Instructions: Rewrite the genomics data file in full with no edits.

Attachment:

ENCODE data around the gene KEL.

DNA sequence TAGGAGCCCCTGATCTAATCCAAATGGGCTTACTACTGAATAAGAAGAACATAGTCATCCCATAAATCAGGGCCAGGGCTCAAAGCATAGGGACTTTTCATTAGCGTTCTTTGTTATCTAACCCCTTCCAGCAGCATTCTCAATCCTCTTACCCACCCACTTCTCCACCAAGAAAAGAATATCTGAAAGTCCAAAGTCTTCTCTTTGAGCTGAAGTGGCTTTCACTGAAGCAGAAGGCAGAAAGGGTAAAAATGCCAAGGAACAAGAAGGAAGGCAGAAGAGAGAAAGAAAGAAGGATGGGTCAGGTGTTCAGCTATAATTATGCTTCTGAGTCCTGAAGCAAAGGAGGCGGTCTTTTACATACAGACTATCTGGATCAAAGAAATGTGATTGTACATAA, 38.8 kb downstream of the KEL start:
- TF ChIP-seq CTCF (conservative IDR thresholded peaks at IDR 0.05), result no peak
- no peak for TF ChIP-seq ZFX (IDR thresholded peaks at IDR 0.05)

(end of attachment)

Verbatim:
ENCODE data around the gene KEL.

DNA sequence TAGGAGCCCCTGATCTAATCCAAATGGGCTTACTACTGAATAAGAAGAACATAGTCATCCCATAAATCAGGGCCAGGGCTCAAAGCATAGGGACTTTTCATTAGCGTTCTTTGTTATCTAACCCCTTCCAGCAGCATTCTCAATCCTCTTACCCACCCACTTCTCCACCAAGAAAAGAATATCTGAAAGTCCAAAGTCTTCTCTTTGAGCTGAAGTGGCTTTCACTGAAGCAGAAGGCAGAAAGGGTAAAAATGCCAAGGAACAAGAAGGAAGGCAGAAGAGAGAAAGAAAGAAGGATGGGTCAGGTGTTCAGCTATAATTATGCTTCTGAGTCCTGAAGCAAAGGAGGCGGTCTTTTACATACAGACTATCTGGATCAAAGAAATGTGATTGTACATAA, 38.8 kb downstream of the KEL start:
- TF ChIP-seq CTCF (conservative IDR thresholded peaks at IDR 0.05), result no peak
- no peak for TF ChIP-seq ZFX (IDR thresholded peaks at IDR 0.05)